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November 2016

Published in the November 2016 issue of Today’s Hospitalist

I’M HAPPY TO REPORT that our 2016 survey data are in, and the news about physician pay is good. The bottom line is that hospitalists are reporting that their compensation is up 7% from last year’s survey, with full-time hospitalists who treat adults earning an average of just over $280,000.

Those numbers are exciting, but the news gets even better once you start to dig through the data. Our survey, for example, found that more than one-third of hospitalists are making more than $300,000 a year. Even more interesting, 8% of full-time adult hospitalists report earning more than $400,000.

In our cover story, we take a look at how hospitalists are pulling in those big paychecks. Some hospitalists are boosting their incomes the old-fashioned way: by working more. In many parts of the country, the shortage of hospitalists is a big problem, and physicians willing to take on extra shifts can substantially augment their incomes.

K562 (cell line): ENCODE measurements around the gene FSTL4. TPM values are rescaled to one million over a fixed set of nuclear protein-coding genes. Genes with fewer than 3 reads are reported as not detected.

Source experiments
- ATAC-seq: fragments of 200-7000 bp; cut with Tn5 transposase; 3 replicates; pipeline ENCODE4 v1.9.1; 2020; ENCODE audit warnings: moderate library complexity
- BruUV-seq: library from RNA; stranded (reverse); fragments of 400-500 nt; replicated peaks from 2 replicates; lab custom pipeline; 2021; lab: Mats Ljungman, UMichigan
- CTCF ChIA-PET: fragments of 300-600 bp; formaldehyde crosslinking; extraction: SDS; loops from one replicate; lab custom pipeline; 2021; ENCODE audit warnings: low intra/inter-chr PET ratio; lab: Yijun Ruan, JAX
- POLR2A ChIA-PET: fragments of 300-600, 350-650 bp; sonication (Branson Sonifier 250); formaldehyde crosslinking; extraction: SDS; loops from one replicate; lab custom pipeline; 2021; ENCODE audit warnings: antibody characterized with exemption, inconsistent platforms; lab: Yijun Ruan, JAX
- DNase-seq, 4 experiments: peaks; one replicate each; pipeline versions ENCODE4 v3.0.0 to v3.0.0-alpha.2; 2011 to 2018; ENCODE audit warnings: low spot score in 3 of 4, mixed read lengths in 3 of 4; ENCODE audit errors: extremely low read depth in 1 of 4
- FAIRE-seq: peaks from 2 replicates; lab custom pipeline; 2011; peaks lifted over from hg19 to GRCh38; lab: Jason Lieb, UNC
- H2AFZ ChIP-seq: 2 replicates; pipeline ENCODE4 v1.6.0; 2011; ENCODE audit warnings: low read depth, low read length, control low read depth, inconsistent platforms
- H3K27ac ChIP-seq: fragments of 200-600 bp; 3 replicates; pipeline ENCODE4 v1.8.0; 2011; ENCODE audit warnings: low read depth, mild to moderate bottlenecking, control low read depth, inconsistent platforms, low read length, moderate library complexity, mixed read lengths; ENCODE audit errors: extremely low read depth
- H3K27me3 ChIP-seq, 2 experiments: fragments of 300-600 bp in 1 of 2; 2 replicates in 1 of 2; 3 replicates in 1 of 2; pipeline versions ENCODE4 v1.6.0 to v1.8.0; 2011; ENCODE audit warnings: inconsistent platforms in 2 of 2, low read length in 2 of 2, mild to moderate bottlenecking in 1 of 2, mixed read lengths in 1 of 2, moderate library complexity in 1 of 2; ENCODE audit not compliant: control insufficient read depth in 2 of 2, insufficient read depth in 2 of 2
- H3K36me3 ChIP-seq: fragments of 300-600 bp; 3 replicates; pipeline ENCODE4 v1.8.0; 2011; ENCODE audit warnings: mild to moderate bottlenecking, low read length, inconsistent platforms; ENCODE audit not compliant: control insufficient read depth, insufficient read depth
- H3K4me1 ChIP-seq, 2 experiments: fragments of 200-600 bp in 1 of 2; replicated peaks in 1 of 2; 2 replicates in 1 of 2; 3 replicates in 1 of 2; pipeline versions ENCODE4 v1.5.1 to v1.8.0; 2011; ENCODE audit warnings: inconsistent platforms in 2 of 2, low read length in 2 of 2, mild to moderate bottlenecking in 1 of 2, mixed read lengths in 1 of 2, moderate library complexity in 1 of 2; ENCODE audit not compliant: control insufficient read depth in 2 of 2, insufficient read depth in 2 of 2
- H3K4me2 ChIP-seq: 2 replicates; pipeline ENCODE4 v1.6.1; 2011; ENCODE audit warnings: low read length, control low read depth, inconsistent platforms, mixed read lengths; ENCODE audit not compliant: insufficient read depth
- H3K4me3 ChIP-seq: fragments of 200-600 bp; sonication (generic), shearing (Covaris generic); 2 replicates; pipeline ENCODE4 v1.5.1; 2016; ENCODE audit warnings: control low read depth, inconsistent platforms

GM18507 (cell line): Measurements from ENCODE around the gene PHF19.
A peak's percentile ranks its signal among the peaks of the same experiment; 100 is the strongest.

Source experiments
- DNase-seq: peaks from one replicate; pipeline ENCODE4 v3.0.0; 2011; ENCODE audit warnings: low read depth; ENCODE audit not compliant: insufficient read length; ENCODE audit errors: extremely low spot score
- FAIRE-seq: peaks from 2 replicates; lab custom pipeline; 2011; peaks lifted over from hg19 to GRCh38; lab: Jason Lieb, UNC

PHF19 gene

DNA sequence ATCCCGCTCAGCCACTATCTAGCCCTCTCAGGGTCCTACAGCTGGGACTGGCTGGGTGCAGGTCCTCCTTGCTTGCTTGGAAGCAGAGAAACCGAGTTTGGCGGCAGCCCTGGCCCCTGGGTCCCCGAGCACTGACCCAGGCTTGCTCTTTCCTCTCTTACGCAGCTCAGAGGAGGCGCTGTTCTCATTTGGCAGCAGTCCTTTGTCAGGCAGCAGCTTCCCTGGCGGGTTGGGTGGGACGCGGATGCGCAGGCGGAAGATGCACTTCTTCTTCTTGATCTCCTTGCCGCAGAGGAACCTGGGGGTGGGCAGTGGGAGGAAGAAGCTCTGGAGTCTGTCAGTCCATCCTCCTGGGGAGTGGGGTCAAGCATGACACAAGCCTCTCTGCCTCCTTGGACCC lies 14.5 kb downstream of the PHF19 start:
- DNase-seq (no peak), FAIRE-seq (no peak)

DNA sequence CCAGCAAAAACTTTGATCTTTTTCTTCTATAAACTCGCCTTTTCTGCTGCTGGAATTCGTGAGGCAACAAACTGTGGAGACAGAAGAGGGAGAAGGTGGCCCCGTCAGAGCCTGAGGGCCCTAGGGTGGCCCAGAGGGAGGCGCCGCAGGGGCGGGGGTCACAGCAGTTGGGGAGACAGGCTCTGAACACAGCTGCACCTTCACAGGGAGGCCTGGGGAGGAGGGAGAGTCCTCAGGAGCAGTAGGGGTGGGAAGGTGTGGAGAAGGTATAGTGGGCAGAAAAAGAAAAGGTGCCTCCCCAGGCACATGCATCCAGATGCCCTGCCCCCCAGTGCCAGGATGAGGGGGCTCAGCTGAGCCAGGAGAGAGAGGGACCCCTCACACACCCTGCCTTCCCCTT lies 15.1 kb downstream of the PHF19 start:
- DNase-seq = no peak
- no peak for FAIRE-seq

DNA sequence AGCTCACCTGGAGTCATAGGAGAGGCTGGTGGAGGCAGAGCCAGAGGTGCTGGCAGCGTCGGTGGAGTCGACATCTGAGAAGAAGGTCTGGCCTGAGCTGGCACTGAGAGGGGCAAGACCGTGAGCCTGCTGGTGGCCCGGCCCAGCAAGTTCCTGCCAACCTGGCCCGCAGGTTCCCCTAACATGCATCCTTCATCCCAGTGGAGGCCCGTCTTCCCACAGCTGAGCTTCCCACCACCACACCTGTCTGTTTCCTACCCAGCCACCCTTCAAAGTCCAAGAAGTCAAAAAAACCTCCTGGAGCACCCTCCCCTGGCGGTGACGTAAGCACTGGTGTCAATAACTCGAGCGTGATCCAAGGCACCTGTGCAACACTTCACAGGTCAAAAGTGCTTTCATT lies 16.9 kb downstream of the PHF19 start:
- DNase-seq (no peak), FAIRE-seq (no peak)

But some hospitalists are earning more because many hospitals now pay stipends and bonuses for jobs that the specialty used to perform for free. Some groups are giving physicians big bonuses for their participation in meetings, quality initiatives and citizenship.

Why are hospitals and health systems finally paying hospitalists for nonclinical duties? In some cases, they realize that hospitalists play a critical role in everything from meeting performance-based care standards to fighting bad decisions by insurance companies. They’re not only recognizing the roles that hospitalists can play outside of patient care, but paying them.

With the average age of hospitalists on the rise—49 years in this survey—the trend to pay them for nonclinical activities is great news. As more hospitalists enter their late 40s, the specialty needs to give physicians a way to earn more without necessarily putting in more hours.

edoyleEdward Doyle
Editor & Publisher

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